WIldfire smoke is not something I have ever dealt with. As I type, In Northern Ontario and Quebec forest fires are raging and, for the first time, we are dealing with the far out as far away as Toronto. I have never, in my 40 years here, experienced anything like this. Heat warnings? Sure, but air quality warnings due to excessive smoke? Now we are told only winter snow will end this emergency situation.

Unlike my friends out west, we are not prepared for this. I thought I would do some digging and figure out how we can protect ourselves from what looks like a summer full of smoke inhalation.

wildfire smoke
image by Joanne Francis/Unsplash

Guide to Dealing with Smoke from Forest Fires

The emergence of forest fires can cause widespread disruption, not just by the fire itself but also through the hazardous smoke it produces. Here’s a concise guide on how to deal with forest fire smoke exposure.

Stay Informed

Forest fire smoke contains a mixture of gases and fine particles that can harm your health. Stay updated on local news for any warnings or advisories related to air quality. You can also check your local weather website to monitor the Air Quality Index (AQI) in your area.

Stay Indoors

Whenever possible, stay indoors to minimize exposure to smoke. Closing all windows and doors can help prevent smoky air from infiltrating your home. Portable air cleaners can help filter indoor air, and using air conditioners on the recirculation setting can also improve indoor air quality. Avoid activities that increase indoor pollution, such as burning candles, smoking, vacuuming, or cooking on gas stoves. A DYI air cleaner using a box fan works great and is less expensive.

Wear Protective Gear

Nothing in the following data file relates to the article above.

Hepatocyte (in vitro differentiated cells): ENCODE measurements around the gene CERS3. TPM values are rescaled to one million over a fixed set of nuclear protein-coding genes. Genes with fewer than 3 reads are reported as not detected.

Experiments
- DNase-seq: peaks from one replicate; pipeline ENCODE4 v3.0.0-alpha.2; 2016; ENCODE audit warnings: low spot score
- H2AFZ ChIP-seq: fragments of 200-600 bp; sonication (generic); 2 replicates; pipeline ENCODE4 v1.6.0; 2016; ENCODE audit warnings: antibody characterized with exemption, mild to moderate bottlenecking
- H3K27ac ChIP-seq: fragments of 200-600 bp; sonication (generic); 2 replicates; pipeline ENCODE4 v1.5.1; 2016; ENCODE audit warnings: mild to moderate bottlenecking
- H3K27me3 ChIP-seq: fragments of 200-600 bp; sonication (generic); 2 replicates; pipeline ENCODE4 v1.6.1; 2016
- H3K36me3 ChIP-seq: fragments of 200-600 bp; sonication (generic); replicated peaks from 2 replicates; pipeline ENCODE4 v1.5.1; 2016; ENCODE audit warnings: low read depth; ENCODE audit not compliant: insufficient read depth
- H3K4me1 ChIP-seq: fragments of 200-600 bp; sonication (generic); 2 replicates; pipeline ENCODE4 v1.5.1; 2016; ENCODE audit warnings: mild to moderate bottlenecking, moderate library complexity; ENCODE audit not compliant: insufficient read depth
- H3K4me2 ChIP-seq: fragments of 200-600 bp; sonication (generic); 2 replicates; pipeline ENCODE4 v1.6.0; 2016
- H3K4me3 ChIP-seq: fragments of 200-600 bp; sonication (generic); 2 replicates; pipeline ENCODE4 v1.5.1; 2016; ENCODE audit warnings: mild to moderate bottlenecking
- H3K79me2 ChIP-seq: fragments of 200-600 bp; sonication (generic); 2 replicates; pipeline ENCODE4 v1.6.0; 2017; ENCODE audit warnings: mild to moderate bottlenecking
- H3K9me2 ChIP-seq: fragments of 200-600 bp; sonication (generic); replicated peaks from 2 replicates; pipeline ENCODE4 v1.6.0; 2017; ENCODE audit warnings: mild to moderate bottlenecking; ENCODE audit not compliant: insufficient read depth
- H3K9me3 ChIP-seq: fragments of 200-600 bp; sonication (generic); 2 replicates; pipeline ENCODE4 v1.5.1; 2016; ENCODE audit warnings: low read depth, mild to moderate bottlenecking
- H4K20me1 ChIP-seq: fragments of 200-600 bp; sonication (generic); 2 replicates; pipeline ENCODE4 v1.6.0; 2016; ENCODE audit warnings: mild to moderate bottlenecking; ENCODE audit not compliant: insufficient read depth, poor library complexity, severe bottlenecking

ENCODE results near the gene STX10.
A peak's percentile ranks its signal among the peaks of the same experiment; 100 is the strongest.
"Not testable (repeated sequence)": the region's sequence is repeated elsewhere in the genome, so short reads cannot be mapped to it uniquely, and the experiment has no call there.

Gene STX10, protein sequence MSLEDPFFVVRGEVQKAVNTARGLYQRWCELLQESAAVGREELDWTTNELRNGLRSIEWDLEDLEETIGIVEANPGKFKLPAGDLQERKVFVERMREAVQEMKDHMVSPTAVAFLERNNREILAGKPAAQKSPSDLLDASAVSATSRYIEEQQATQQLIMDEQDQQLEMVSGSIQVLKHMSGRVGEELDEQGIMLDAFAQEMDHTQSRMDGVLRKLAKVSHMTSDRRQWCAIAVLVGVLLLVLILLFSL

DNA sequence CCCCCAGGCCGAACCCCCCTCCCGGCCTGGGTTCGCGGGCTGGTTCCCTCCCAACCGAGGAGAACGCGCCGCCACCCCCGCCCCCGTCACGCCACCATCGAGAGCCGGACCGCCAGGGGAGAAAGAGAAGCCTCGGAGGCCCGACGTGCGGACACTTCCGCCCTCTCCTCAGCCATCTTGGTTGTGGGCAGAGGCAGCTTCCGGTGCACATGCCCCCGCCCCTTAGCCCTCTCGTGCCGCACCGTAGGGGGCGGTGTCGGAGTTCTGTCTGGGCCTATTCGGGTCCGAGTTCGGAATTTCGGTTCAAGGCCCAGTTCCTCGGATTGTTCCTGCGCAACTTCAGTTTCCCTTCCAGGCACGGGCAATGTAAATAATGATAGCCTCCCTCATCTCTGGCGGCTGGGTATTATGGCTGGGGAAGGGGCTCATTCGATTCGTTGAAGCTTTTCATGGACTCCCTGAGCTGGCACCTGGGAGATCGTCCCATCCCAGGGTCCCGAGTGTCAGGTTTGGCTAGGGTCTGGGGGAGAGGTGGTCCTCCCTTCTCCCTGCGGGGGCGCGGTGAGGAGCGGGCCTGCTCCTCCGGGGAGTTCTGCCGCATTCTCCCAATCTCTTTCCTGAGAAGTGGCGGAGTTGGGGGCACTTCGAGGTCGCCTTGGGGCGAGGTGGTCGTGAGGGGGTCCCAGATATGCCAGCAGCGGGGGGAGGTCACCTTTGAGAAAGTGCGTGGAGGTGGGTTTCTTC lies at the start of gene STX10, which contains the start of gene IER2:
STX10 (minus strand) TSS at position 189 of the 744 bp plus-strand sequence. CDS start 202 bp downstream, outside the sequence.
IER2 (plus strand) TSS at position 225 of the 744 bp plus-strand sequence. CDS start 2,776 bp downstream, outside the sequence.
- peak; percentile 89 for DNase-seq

If you must go outside, wear a mask designed to filter out particulate matter, such as an N95 respirator. Do not wear a cloth or simple surgical mask as they won’t filter out the smoke efficiently. If you stopped masking – and you should still mask indoors as covid is not gone- haul them back out. Check my guide to good quality respirator styles.

Take Care of Health Conditions

If you have a pre-existing health condition such as asthma, heart disease, or other respiratory problems, ensure you have an adequate supply of medication. It’s essential to manage these conditions effectively since smoke can exacerbate symptoms. Seek medical attention if your symptoms worsen.

Plan for Pets and Vulnerable People

Older adults, children, pregnant women, and pets are more susceptible to smoke’s harmful effects. Keep them indoors, maintain a clean indoor environment, and monitor them for symptoms like difficulty breathing or fatigue.

Stay Hydrated and Maintain a Healthy Diet

Drinking plenty of fluids, particularly water, can help your body cope with the irritants from smoke. Consuming a healthy diet also supports overall health and resilience.

Remember, the key to dealing with smoke from forest fires effectively is preparedness and vigilance. Stay informed, follow local advisories, and prioritize your health and safety.

Seek Medical Help

If you experience difficulty breathing, persistent coughing, chest pain, or other severe symptoms, seek medical help immediately.